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Gory and disturbing, with points for originality, “Faith of Dawn” is a strange, suspenseful story aimed at fans of folk horror.

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A small Florida town hides a dark, dirty secret.

Amanda Lane’s father sent her away to a New England boarding school at age 14, shortly after her mother left. After boarding school, she joined the Army and lost her leg in Afghanistan. After joining the Army, she became a private investigator. Now living in Boston, she hasn’t returned to the rural Florida town of Mabscott for years.

Two Florida State University students disappear from Ocala National Forest in Florida. After nine months, the investigation goes cold.

One of the students, Nicole, is from Boston. Her father contacts Amanda Lane, who is called Lane throughout the book, to find his daughter. Lane’s investigation leads her back to Mabscott.

Activity in Mabscott centers around “Ma,” an enigmatic maternal figure. Ma hosts Sunday dinners at a compound deep in the woods protected by armed guards. She is the leader of a church called Faith of Dawn, a cult that, like many, looks forward to the end of times.

But Ma’s cult has a bizarre twist.

Kristin Dearborn’s Faith of Dawn is a harrowing folk horror tale of a small town gone mad.

The story is disturbing, as a horror tale should be, but it crosses many boundaries.

Dearborn doesn’t skimp on the gory details. Be warned: the story includes torture, sexual assault, and bestiality.

If anything, Faith of Dawn made me think of exploitation films as it doesn’t shy away from the grittier side of life. Dearborn’s prose is rough but fits the small-town country folk who populate Mabscott. Dearborn aims for authenticity instead of political correctness.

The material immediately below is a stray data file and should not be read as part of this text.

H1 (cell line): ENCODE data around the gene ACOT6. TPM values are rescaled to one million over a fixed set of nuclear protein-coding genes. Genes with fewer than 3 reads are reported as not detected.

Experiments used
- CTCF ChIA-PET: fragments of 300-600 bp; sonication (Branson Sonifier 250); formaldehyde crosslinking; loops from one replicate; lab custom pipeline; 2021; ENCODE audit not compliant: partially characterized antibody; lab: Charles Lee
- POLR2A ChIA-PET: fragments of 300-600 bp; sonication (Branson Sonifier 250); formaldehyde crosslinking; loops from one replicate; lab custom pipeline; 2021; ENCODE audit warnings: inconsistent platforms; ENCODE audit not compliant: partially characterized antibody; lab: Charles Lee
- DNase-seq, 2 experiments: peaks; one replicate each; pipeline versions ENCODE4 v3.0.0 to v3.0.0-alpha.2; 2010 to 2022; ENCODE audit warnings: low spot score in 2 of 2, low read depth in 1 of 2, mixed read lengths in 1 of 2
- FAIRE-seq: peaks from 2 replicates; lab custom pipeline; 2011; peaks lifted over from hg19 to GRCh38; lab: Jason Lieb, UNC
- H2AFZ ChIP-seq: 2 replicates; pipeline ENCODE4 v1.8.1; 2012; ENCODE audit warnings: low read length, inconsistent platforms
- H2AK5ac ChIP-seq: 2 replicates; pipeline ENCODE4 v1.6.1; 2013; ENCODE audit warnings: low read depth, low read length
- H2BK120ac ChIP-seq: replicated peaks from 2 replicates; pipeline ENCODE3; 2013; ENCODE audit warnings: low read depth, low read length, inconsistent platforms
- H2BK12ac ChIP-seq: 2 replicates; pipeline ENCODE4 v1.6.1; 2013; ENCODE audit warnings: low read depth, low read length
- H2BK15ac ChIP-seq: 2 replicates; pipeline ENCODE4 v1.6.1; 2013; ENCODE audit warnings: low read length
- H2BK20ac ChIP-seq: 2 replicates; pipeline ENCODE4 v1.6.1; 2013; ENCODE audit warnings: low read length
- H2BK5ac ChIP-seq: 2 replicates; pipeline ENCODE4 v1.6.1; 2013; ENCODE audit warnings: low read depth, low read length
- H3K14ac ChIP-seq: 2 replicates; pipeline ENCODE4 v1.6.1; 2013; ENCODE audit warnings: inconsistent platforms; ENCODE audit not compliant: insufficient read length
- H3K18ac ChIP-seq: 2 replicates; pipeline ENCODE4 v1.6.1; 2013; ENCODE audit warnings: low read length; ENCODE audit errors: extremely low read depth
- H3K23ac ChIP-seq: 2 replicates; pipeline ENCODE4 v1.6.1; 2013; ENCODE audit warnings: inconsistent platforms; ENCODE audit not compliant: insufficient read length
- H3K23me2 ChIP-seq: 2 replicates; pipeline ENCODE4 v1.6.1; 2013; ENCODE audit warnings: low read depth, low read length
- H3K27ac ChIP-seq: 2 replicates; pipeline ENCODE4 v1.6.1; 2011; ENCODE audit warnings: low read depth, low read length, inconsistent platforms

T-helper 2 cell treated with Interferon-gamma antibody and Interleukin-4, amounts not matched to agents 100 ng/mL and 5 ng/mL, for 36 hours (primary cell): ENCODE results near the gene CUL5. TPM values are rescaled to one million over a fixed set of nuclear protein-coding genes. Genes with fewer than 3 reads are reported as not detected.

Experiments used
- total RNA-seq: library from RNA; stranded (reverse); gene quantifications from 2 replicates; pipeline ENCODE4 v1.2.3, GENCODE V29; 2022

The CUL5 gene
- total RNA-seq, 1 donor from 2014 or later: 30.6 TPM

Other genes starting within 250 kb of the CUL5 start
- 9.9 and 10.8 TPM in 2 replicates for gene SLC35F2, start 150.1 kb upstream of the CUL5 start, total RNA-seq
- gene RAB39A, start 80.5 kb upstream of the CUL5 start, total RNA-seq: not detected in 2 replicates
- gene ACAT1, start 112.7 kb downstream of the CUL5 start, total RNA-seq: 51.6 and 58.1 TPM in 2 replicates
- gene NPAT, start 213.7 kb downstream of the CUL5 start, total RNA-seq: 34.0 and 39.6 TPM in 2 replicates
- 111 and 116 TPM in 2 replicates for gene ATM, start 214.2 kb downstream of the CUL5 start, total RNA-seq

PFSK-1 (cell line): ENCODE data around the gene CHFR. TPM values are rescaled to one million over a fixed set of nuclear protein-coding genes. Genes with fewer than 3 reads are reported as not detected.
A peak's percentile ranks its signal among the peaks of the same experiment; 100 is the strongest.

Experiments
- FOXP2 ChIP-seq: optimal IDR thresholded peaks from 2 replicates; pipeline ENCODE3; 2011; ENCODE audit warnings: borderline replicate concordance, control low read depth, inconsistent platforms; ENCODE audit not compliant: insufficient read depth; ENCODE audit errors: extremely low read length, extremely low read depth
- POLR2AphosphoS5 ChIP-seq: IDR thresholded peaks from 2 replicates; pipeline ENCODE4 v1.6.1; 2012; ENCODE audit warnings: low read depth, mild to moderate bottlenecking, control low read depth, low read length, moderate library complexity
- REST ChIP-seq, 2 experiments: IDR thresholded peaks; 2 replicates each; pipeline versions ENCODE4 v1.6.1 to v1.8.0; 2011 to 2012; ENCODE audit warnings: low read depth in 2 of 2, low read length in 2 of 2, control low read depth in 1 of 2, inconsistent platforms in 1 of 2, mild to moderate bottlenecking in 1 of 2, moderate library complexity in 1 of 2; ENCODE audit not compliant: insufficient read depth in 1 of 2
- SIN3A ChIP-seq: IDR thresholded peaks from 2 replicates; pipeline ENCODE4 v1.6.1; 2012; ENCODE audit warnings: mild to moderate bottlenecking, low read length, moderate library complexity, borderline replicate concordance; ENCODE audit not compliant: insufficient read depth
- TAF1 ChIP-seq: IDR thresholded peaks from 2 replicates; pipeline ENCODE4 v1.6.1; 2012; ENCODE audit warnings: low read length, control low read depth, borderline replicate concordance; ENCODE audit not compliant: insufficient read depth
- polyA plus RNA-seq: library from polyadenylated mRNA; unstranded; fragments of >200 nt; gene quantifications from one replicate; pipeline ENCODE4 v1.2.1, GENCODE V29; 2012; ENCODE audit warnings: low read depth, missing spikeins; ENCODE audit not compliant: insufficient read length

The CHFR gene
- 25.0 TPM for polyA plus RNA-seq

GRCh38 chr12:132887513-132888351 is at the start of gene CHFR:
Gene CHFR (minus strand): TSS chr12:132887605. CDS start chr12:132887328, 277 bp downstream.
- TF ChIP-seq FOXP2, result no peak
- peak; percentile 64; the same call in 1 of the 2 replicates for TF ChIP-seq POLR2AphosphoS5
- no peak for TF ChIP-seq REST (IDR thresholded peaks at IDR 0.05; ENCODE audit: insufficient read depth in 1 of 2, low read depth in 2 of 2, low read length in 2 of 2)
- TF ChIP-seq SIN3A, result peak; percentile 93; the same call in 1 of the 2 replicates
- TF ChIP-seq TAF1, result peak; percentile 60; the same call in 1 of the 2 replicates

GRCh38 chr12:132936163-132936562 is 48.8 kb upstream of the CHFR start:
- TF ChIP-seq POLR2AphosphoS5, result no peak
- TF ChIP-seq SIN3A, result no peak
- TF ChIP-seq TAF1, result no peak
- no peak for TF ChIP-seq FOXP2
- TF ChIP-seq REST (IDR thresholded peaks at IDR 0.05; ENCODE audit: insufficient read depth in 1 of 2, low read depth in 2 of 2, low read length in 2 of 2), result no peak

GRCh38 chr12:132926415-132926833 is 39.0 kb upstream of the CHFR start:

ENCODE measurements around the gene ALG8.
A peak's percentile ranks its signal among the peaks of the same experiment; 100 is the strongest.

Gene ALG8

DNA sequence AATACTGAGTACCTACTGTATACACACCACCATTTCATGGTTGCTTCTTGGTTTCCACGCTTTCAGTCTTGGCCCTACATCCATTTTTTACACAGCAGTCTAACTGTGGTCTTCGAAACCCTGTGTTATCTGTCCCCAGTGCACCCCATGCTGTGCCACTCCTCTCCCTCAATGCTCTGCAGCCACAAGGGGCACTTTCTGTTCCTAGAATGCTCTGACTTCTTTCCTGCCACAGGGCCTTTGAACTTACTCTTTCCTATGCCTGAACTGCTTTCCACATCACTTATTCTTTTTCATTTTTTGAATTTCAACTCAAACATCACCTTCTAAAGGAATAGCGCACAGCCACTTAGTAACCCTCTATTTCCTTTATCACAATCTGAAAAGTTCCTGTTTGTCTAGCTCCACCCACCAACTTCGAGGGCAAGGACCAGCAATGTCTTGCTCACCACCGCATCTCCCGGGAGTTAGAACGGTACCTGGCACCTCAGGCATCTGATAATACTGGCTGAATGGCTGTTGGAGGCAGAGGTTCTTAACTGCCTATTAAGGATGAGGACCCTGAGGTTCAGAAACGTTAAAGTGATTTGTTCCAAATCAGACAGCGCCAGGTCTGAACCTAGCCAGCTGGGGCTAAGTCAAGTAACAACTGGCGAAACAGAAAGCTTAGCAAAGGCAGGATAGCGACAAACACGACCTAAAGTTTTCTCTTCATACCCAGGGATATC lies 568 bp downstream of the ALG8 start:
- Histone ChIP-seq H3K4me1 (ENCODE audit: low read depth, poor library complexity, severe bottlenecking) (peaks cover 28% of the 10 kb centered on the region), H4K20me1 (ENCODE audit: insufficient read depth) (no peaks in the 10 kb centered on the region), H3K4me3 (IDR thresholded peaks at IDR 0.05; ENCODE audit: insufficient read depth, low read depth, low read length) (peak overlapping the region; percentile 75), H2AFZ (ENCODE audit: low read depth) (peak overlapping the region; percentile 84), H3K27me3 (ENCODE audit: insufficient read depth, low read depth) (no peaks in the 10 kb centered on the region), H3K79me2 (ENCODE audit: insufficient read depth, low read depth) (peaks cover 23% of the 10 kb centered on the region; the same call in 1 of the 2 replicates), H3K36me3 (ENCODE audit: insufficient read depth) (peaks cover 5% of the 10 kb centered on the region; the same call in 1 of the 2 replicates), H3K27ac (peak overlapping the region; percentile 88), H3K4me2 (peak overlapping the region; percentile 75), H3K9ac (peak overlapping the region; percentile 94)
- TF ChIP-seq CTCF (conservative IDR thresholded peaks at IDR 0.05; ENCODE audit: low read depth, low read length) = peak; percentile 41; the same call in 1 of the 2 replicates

Dearborn’s pacing lags at times. She weighs the story down with superfluous details and irrelevant flashbacks. One example is Lane’s fixation on her estranged husband, Patrick. Dearborn pulls the reader from the compelling present to irrelevant memories.

Lane’s fixation on her estranged husband is grating and borders on obsession.

Lane is not likable in the beginning and comes across as violent and abusive. The reader meets Lane as she tries to force her way into Patrick’s house, causing him to threaten to call the police.

Faith of Dawn does offer more compelling, action-packed scenes.

Kristin Dearborn does a great job of weaving Lane’s PTSD and military training into the narrative. The narrative draws the reader into the mind of a trained soldier. She doesn’t shy away from putting her main character through the wringer.

Dearborn gets points for originality.

Faith of Dawn’s premise is bizarre, centered around a cult in a small Florida town with a disturbing ritual. It incorporates skunk apes, which I haven’t heard of in a horror novel.

Dearborn takes her time developing the plot and characters, creating a suspenseful story.

While attention-grabbing, there are odd choices and twists in the plot. Some characters make decisions that are very out of character and don’t advance the plot of the story. In one instance, we get an implausible plot twist to help the main character.

Ultimately, if you like folk horror, cults, conspiracies, and cryptids, then Faith of Dawn may be your cup of tea.

Overall Rating (Out of 5 Butterflies): 3
Faith of Dawn is available for preorder from Cemetery Dance Publications. Kristin Dearborn is the author of The Amazing Alligator Girl (2022), Sacrifice Island (2018), Woman in White (2017), Whispers (2016), Stolen Away (2016), and Trinity (2012).

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